At one point, she heard one of the other adults in the group refer to me as Pastor Scott, and we heard her chuckle under her breath. We looked at her, this was the first sign of emotion or interaction. A bit confused, I asked her what was so funny. She said, “Well, he just called you Pastor Scott.” You see, she thought the other adult was being funny. She thought he was saying “Ok, Pastor Scott,” in a sarcastic, joking manner. She didn’t think I was really a pastor—that hadn’t even crossed her mind. Who was this kid thinking he was a pastor? Clearly, I was unlike any pastor she had ever seen before. It took awhile, but eventually our group convinced her that I was indeed a pastor. Her demeanor changed again. She got really quiet. She went away and hid.
So we went back to work. Four hours later, Brenda had gathered her thoughts and mustered up a little strength…
“What kind of pastor are you?” she asked. “United Methodist,” I said.
“How is that different than a ____________ pastor?” “Well, there are some differences, I suppose…but why do you ask?”
Then it happened. Brenda said, “8 years ago today I lost my 11 year old son in a car accident. He was hit by a drunk driver. The driver was 15 years old. He received 30 days detention in juvenile hall. I see him whenever I’m out and about in town, but that’s not it…You see, when I went to my son’s funeral, two of my preachers told me that my son didn’t make it to heaven. They said he hadn’t claimed Jesus Christ as his own personal savior. Then they told me, at his funeral, that I needed to stop worrying about him and begin worrying about my own salvation…because once I make it to heaven, I won’t ever worry about anything ever again.”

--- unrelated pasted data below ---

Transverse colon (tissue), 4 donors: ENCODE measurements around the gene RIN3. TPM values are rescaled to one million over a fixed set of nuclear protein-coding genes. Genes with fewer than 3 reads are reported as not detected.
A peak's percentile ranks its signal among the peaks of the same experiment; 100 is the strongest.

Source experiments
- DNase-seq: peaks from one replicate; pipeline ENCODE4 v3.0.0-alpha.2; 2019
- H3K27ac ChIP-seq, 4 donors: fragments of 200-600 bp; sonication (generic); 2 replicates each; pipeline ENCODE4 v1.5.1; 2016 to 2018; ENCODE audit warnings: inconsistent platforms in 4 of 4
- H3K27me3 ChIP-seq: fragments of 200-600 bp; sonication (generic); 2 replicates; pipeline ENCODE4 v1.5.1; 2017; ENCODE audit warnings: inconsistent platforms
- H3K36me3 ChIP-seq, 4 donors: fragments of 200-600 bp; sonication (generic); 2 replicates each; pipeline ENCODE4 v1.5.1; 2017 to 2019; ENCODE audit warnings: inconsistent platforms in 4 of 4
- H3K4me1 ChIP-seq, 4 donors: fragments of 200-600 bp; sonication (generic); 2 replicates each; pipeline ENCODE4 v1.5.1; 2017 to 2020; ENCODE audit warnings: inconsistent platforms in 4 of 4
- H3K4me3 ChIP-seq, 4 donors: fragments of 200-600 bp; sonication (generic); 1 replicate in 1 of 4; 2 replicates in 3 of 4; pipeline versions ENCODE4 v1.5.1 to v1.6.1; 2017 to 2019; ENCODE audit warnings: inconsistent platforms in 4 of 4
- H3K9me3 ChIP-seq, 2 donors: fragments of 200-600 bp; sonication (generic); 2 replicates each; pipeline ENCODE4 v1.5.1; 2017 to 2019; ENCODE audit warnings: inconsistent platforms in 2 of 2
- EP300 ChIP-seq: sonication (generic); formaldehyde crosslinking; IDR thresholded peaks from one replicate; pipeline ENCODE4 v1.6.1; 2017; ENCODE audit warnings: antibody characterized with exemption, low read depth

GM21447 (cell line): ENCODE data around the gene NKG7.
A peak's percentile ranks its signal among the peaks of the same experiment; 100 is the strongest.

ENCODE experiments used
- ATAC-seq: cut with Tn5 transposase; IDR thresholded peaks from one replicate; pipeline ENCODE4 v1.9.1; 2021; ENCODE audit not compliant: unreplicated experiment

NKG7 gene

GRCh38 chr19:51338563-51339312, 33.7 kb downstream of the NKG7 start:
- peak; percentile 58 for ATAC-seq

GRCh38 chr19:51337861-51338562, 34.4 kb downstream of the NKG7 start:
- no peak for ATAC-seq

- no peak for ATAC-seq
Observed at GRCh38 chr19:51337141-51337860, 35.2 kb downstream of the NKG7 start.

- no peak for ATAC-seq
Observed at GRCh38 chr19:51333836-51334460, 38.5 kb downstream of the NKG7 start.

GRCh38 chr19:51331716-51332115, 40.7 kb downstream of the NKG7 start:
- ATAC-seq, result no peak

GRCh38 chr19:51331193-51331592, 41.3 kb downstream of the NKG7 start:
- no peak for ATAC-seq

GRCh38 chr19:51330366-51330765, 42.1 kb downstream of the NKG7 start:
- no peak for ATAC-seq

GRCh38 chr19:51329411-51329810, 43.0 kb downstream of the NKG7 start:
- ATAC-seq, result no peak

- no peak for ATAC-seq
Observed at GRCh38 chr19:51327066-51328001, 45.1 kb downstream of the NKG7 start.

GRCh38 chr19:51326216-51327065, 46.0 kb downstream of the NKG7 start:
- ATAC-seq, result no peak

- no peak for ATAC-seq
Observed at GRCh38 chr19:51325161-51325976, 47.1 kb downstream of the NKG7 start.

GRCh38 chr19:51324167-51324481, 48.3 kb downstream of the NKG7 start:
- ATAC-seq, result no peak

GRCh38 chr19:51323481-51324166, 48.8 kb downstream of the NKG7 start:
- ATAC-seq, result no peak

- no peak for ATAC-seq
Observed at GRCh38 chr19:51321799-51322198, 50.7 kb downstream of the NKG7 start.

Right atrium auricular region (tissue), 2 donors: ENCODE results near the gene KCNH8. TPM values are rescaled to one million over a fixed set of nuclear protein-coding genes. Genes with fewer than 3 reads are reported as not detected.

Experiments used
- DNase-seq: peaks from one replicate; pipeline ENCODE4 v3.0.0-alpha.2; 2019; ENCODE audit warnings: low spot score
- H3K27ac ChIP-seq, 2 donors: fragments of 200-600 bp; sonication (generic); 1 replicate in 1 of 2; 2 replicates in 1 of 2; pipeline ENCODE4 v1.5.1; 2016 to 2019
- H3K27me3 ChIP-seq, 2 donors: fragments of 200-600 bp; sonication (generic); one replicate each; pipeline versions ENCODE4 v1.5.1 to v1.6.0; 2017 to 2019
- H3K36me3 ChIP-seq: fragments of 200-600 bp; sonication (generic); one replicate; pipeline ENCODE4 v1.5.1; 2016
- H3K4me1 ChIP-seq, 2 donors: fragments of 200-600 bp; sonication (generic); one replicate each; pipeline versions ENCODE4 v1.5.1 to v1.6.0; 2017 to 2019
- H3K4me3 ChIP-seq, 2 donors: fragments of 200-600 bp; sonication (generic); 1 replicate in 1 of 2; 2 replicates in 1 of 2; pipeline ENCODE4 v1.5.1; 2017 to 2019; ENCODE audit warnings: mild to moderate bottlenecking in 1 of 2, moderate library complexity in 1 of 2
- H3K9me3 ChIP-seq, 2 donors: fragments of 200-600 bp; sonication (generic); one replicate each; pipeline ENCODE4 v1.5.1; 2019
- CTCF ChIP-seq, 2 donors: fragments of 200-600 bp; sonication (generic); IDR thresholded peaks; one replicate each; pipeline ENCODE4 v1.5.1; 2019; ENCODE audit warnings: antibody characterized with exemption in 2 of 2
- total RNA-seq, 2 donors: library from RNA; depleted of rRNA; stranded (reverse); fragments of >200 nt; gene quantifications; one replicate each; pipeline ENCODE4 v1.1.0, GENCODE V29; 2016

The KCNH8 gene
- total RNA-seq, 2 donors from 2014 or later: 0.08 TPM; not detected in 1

I had to fight back tears. All these questions were going through my head. I thought, “Who on earth would have told her that?” What could we say, what could we do, how could we free her from the shackles of the story she had been told by those two pastors? We were paralyzed, so we just listened. We sat next to her on her lonely bench of mourning, beside the memories of her son, next to the finality of her loss, his death, and the debilitating pain that followed her for 8 years.
We were with her for quite awhile. It was quiet at times. Then we couldn’t help but begin to share our stories and the nature of God’s perfect love. We shared the gospel—the story of Jesus’ birth, his life, his words, his death, his resurrection, and the persistent love that will not let us go. We told our own stories—how God’s forgiveness, mercy and grace had transformed us, made us better versions of the people we were created to be, better husbands, better friends, better servants. We shared how our belief in God allows us always to have hope, knowing that there is nothing we could ever do that would separate us from the love of God. Those two pastors who told you to forget about your son, that he is lost and will never be found…let me tell you, that’s not our story, Brenda…we have hope, we always have hope.